The Times of the Gentiles the Restoration

of the Kingdom to Israel



Kurt M. Simmons


“And when ye shall see Jerusalem compassed with armies, then know that the desolation thereof is nigh.  Then let them which are in Judea flee to the mountains; and let them which are in the midst of it depart out; and let not them that are in the countries enter thereinto.  For these be the days of vengeance, that all things written may be fulfilled.  But woe unto them that are with child, and to them that give suck, in those days! For there shall be great distress in the land, and wrath upon this people.  And they shall fall by the edge of the sword, and shall be led away captive into all nations: and Jerusalem shall be trodden down of the Gentiles, until the times of the Gentiles be fulfilled.  (Lk. 21:21-25)”

The application of the above passage to the destruction of Jerusalem in A.D. 70 seems plain enough.  Indeed, there is no exegetical basis to lift it from its first century context.  The personal pronoun “ye” establishes the time for fulfillment in that generation.  This is confirmed by verse 32: “Verily I say unto you, This generation shall not pass till all be fulfilled.”  So far so good; the sound application of exegetical principles guides us in a correct understanding.  But what is the meaning of the phrase “times of the Gentiles?”  Was this language also fulfilled in that generation, and if so, “How?”

To understand the meaning and significance of the phrase “times of the Gentiles” we need to bear in mind the covenantal nature of the days of vengeance poured out upon that generation.  The law of Moses was impressed with both blessings and curses; blessing for obedience, curses for disobedience.  If Israel was obedient, God promised thou shalt “lend unto many nations, and thou shalt not borrow. And the Lord shall make thee the head, and not the tail; and thou shalt be above only, and thou shalt not be beneath.”  (Deut.  28:12, 13)  However, if they were disobedient the opposite would obtain:

“The Lord shall cause thee to be smitten before thine enemies: thou shalt go out one way against them, and flee seven ways before them: and shalt be removed into all the kingdoms of the earth. And thy carcase shall be meat unto all fowls of the air, and unto the beasts of the earth, and no man shall fray them away…Therefore shalt thou serve thine enemies which the Lord shall send against thee, in hunger, and in thirst, and in nakedness, and in want of all things: and he shall put a yoke of iron upon thy neck, until he have destroyed thee.  And the Lord shall bring a nation against thee from far, from the end of the earth, as swift as the eagle flieth; a nation whose tongue thou shall not understand; a nation of fierce countenance, which shall not regard the person of the old, nor shew favour to the young: and he shall eat the fruit of thy cattle, and the fruit of thy land, until thou be destroyed: which also shall not leave thee either corn, wine, or oil, or the increase of thy kine, or flocks of thy sheep, until he have destroyed thee.”  (Deut. 28:25, 26; 48-51)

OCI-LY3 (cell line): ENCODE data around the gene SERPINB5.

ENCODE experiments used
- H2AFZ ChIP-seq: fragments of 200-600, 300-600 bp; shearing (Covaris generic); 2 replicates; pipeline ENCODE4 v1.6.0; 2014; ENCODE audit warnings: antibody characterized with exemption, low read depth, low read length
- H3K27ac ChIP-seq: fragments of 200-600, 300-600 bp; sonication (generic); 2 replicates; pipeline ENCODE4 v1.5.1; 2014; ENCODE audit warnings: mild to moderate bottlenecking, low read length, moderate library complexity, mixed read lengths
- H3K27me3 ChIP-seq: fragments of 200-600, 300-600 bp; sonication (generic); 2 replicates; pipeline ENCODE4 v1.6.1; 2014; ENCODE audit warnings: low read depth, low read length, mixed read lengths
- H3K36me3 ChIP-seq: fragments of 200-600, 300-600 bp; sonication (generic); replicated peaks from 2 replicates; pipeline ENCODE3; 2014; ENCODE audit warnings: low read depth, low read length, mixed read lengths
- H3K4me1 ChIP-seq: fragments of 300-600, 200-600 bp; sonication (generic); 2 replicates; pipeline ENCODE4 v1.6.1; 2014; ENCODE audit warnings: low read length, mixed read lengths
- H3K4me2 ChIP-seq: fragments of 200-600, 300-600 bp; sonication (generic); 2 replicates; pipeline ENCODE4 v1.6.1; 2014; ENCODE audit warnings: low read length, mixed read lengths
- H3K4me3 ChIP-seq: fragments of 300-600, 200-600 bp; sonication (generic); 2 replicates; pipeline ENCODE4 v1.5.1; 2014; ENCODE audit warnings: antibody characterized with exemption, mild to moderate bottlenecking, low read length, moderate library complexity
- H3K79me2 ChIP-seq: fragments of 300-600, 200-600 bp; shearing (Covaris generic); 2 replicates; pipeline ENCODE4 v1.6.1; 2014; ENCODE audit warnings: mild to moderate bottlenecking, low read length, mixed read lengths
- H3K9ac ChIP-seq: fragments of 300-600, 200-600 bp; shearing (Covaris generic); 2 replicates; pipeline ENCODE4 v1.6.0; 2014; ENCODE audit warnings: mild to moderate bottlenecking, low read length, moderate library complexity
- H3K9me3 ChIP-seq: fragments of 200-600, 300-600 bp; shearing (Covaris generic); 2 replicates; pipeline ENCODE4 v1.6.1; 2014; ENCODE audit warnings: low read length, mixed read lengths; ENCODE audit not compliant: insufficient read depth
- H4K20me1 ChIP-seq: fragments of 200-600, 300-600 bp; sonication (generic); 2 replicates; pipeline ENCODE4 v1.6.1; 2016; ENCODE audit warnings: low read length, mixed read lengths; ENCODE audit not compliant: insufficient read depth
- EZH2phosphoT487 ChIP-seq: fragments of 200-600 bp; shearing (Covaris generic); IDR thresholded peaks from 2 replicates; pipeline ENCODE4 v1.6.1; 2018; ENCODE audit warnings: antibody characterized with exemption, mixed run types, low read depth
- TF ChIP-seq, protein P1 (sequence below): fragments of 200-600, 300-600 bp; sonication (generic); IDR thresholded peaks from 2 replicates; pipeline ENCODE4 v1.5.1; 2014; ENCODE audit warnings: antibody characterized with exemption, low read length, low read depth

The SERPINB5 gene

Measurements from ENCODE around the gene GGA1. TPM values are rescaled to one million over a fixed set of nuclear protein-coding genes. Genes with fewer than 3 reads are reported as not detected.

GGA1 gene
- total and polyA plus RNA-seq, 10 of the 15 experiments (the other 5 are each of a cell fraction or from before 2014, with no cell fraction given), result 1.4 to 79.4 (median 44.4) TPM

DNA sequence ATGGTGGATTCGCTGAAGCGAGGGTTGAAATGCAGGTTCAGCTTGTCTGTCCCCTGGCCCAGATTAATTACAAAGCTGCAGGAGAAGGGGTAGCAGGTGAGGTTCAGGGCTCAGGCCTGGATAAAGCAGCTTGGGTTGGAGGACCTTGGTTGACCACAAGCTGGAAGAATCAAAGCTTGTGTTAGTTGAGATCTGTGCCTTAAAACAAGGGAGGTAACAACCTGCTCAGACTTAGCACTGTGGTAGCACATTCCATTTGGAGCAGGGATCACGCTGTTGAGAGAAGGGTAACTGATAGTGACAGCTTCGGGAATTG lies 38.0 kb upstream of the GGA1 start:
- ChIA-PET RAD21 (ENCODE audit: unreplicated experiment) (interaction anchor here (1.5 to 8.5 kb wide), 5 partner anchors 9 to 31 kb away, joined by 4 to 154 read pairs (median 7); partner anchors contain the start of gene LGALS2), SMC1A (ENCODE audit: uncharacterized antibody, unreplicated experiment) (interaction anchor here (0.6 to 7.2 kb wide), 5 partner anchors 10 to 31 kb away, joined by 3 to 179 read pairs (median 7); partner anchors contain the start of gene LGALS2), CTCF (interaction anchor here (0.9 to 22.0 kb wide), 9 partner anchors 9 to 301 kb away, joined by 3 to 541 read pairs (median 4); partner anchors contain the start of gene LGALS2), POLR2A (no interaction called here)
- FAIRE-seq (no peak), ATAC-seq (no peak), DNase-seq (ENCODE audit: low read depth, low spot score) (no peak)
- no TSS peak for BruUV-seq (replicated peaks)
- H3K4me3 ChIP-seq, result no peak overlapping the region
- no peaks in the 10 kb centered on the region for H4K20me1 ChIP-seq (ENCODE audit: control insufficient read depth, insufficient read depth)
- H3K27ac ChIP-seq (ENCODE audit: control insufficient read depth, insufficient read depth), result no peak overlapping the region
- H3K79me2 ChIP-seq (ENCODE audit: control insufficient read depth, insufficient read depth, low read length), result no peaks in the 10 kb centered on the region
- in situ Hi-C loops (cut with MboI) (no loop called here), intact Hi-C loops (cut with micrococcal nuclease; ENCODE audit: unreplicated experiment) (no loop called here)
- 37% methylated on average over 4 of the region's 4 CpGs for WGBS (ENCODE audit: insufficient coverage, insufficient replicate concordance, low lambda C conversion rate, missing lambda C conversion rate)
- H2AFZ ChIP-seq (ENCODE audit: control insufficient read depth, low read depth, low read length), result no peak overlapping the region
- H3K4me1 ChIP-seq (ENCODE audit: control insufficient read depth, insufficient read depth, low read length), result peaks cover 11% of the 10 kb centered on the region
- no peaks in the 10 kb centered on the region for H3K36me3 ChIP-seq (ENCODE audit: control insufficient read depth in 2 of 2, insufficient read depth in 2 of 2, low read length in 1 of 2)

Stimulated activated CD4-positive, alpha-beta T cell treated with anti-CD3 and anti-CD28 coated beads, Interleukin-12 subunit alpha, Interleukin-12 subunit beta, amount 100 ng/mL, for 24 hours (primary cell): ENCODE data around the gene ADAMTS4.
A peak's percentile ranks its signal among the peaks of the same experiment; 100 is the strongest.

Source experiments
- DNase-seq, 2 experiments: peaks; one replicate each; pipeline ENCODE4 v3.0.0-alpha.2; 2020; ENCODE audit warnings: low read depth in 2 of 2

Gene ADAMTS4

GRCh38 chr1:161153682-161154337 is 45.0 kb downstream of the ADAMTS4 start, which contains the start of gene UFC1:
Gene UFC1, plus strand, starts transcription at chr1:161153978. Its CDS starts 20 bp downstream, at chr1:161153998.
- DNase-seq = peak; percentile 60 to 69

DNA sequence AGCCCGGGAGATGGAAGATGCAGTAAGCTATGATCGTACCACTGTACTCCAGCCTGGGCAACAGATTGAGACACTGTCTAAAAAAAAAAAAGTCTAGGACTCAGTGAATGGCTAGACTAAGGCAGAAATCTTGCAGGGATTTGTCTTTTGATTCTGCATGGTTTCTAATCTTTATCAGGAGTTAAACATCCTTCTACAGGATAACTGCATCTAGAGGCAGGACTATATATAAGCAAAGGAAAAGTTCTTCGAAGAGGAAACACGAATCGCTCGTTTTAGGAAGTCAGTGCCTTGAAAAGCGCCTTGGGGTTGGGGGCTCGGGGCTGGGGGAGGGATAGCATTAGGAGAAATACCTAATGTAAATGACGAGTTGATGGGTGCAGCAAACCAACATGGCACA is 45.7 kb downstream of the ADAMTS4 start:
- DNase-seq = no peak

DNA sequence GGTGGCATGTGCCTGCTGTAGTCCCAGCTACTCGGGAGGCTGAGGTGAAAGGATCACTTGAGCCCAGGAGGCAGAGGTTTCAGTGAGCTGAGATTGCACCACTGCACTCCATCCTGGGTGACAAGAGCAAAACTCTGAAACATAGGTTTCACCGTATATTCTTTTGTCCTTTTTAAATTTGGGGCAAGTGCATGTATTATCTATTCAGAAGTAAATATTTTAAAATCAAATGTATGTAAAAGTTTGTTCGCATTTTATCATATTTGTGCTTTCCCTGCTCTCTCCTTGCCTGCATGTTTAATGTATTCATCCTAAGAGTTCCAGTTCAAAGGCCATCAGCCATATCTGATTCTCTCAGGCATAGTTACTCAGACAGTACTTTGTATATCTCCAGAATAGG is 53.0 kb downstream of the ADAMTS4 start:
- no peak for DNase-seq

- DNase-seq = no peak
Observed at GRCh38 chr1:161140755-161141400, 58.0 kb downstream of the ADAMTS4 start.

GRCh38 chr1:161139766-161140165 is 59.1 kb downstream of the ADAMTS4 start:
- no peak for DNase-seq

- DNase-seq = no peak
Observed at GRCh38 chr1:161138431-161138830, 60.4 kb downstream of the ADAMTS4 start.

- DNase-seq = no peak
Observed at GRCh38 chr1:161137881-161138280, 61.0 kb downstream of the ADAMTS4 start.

In Leviticus twenty-six, in language evoking the “days of vengeance” mentioned by Luke, in which all things written would be fulfilled, the curse of the law is stated progressively; God punishing the nation more severely as it refused correction:   

“And if ye will not be reformed by me by these things, but will walk contrary unto me; then will I also walk contrary unto you, and will punish you yet seven times for your sins. And I will bring a sword upon you, that shall avenge the quarrel of my covenant: and when ye are gathered together within your cities, I will send the pestilence among you; and ye shall be delivered into the hand of the enemy.”  (Lev. 26:23-25; emphasis added; cf. vv. 18, 21, 28)

The progressive nature of God’s wrath began to be poured out as early as the era of the Judges.  However, the term “times of the Gentiles” refers specifically to Gentile dominion over Israel beginning with the captivity in Babylon.  Beginning with the Babylonian captivity, the throne and tabernacle of David were cast down. The Psalmist refers to this when he says:  “Thou hast made void the covenant of thy servant: thou hast profaned his crown by casting it to the ground.  Thou hast broken down all his hedges; thou hast brought his strong holds to ruin.”  (Ps. 89:39, 40)  Jesus referred to Gentile dominion over the people of God when he said: “And from the days of John the Baptist until now the kingdom of God suffereth violence, and the violent take it by force.”  (Matt. 11:12)  From the days of Nebuchadnezzar the Gentiles had dominion over Israel; Gentiles sat on throne of David; the feet of the image in Nebuchadnezzar’s dream trod under foot the land and people of God.  But a day was coming when the dominion would be returned to Israel, and the throne to the house of David.  Amos speaks to this when he wrote: 

“In that day will I raise up the tabernacle of David that is fallen, and close up the breaches thereof; and I will raise up his ruins, and I will build it as in the days of old: that they may possess the remnant of Edom, and of all the heathen, which are called by my name, saith the Lord that doeth this.”  (Amos 9:11-12)